Ben Pollara: I may be naive, but I’m certain Floridians would benefit from medical pot

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Rubble. Fife. The Dinosaur. Bishop.

What do these Barneys have in common? None of them live in reality.

Barney Bishop’s most recent hyperventilation published on Context Florida about Amendment 2 — which would allow medical marijuana in Florida — both repeated some of his previous made-up contentions and introduced some new ones.

Again, Bishop ignores the state Supreme Court and claims that the word “debilitating” does not, in fact, mean debilitating. Let’s check in with the majority opinion on that one.

“In order for a physician to prescribe marijuana to treat a medical condition not specifically listed in the amendment, the physician must still make a professional determination that the condition is ‘debilitating.’”

Got that, Barney? And by the way, the “sore throat, loss of appetite and inability to sleep” described by Jon Mills, our lawyer — those were the symptoms of his cancer treatments. Symptoms for which he received a prescription for Oxycodone.

As for your caregivers argument, maybe I am being naïve, Barney. But I think what is naive is believing that a drug dealer would go out and register with the state, get an ID card, use it to purchase marijuana (to be sold illegally) from a secured, government-regulated facility.

I agree with you on one point. Government is imperfect, and there is no way to completely prevent abuse in any system. But what’s the solution? Are we to simply do nothing because we live in an imperfect world?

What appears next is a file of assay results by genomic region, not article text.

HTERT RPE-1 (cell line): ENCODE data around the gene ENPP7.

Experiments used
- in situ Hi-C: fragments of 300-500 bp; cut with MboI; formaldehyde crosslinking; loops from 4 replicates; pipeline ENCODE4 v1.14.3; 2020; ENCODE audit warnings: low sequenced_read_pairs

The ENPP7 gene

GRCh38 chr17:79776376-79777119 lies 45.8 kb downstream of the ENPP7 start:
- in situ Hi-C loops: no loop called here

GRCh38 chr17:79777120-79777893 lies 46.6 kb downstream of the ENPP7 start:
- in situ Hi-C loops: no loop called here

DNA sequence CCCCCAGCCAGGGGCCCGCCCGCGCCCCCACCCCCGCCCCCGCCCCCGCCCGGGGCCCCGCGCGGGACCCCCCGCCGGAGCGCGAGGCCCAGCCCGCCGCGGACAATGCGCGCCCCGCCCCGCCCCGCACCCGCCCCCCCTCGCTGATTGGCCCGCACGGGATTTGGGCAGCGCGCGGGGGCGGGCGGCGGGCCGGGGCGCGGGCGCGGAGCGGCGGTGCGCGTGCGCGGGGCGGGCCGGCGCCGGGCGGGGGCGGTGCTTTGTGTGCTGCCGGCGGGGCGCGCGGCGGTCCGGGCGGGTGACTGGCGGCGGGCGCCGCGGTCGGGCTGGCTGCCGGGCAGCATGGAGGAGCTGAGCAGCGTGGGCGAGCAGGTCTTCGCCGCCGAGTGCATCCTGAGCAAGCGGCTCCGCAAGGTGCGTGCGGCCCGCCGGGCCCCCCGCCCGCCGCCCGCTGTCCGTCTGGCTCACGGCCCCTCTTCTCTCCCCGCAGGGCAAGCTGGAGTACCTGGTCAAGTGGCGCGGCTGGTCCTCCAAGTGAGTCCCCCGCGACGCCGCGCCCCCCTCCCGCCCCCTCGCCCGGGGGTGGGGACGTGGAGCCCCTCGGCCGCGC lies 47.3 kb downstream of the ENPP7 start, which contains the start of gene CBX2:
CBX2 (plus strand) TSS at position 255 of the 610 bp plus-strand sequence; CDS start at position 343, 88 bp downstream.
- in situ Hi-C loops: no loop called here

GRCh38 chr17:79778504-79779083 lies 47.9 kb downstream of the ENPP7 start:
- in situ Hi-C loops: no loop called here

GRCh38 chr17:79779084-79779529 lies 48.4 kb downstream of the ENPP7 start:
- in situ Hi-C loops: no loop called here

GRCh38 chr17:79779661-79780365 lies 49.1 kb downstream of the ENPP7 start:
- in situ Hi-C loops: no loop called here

Inaction is what put Amendment 2 on the ballot in the first place. Remember all those votes on medical marijuana our legislators took? No? That’s because they never even gave the issue a hearing, much less a vote.

The same can be said about doctors. Because there are unquestionably bad actors in the profession, do we just throw up our hands and limit their prescribing powers to Flintstones vitamins and baby aspirin? Personally, if unethical doctors are going to exist, I’d much rather see them recommend pot than Oxycontin, Xanax, Adderall or other more dangerous, and addictive drugs.

Finally, you again ignore the state Supreme Court and what they said about immunity. Let’s see what they had to say:

“This subsection does not grant broad immunity for either criminal or civil liability to physicians who prescribe medical marijuana fraudulently or even negligently. Rather this subsection does no more than what it states – exempts physicians from being subject to criminal or civil liability sanctions for the limited act of prescribing marijuana in a manner consistent with the amendment.”

Huh. Seems pretty clear to me.

I know Barney Bishop will be voting “no” on Amendment 2. I know I’ve already sent in my absentee ballot voting “yes.”

And I have a strong feeling that 60 percent of my fellow naive Floridians will join me in doing so.

Ben Pollara is a political hack and the campaign manager for United for Care, the organization advocating for the passage of Amendment 2 in the 2014 general election. Column courtesy of Context Florida.

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